This feature ran this afternoon on @cbcradio https://t.co/PuumCaEXQ8— Friends Of Confederation Creek (@FOCCAssociation) November 28, 2018
Many thanks to Jenny Howe who came to meet the creek. @CraigCoolahan @NDPStephanie @MLA_Karen @AlbertaEnviron1 @seanchucalgary @DruhFarrell @BowRiverWPAC @clgrivervalleys @ConfedCreek #yyc #yyccc
Yes, @clgrivervalleys, as a @cityofcalgary Partner, has unfortunately had its core funding cut by 100%, to zero $. Now apply each yr for project $, to a max of 27% of what we previously rec'd. We provide a massive ROI to City, but that doesn't seem to register #GivingTuesday twitter.com/LaurenHerschel…
I wish we spoke more of return on investment. I don’t think the average citizen understands that money invested, particularly in City partners, brings money back into the community - and that doesn’t even factor in the additional social return— Lauren Herschel (@LaurenHerschel) November 27, 2018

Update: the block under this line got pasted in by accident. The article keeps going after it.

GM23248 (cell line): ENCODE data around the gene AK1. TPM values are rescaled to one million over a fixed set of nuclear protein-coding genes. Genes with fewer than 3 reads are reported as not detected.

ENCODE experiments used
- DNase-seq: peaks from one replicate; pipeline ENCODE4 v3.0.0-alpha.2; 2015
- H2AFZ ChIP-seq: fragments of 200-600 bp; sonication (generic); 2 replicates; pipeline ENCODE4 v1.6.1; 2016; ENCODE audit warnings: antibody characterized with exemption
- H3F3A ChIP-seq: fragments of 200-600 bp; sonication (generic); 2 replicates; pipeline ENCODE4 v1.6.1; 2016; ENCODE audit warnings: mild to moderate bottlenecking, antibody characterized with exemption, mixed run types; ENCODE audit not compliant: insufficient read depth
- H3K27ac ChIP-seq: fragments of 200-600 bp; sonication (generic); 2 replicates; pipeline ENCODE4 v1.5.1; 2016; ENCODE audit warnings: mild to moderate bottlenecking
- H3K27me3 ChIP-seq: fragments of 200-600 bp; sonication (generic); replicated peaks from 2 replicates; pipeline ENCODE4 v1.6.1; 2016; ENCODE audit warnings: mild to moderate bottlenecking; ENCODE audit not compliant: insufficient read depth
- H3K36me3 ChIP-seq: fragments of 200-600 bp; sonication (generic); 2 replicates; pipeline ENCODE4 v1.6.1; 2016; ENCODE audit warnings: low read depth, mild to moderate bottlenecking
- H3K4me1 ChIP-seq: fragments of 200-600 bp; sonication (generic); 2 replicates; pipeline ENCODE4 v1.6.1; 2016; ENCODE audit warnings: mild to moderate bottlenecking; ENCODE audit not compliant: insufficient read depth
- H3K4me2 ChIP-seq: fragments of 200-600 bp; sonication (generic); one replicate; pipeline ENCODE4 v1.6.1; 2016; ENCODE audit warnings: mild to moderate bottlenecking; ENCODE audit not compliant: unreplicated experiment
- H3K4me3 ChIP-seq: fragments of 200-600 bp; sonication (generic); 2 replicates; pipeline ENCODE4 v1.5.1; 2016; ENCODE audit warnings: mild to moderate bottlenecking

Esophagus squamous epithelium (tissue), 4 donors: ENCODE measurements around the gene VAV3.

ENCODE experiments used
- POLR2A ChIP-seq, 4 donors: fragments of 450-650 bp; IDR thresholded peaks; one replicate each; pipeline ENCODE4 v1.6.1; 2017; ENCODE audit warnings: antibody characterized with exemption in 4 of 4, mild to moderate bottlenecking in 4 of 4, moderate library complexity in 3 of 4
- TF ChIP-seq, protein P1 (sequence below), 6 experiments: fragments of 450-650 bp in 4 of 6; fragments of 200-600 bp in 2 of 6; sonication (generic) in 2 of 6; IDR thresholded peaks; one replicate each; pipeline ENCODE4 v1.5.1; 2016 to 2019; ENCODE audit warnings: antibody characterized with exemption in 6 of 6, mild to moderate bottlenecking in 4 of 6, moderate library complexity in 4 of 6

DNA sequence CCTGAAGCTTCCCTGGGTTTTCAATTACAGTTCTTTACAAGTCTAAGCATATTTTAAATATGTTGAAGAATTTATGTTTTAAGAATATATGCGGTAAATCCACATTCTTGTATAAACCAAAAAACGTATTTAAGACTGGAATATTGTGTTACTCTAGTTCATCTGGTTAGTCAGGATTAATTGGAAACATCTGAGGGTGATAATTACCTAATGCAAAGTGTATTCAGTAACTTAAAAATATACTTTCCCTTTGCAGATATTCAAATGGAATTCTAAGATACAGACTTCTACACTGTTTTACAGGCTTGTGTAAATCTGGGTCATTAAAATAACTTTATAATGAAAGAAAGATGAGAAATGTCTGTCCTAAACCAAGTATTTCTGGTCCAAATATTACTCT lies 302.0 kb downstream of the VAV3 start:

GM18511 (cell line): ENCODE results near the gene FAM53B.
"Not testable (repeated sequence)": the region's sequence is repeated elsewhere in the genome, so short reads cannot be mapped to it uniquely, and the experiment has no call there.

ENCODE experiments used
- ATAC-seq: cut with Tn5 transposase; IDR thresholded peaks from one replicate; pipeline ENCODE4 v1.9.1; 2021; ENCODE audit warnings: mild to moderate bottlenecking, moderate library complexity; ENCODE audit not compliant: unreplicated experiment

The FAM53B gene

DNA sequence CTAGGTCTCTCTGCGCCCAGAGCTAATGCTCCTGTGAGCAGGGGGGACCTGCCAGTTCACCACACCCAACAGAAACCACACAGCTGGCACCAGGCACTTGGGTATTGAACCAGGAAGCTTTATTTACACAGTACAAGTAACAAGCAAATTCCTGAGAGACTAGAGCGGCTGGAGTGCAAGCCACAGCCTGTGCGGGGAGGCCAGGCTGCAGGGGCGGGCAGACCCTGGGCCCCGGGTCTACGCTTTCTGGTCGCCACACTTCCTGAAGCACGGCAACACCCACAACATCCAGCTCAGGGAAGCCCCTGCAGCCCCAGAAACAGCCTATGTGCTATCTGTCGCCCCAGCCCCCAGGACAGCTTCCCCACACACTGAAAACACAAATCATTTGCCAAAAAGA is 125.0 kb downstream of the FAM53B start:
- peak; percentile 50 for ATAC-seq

Summary: For construction work in & beside rivers, for best environmental practices, should focus on 1) sediment released, 2) duration of disturbance, and 3) where the work is done. "...it reaffirms the importance of waterway protections"#soundplanning @cityofcalgary twitter.com/BowRiverWPAC/s…
Stay connected with the Calgary River Valleys through our Social Media links. It’s a great way to stay up to date on the latest information regarding our waterways.
Get Involved With the CRVMembership & Donations
Read CRV Publications
Read CRV publications, articles and past editions of the Ripple Newsletter.
Subscribe For CRV News and Updates
Have important Calgary River Valleys news and updates delivered to your email inbox. it’s a great way to stay informed on issues that may be of interest to you.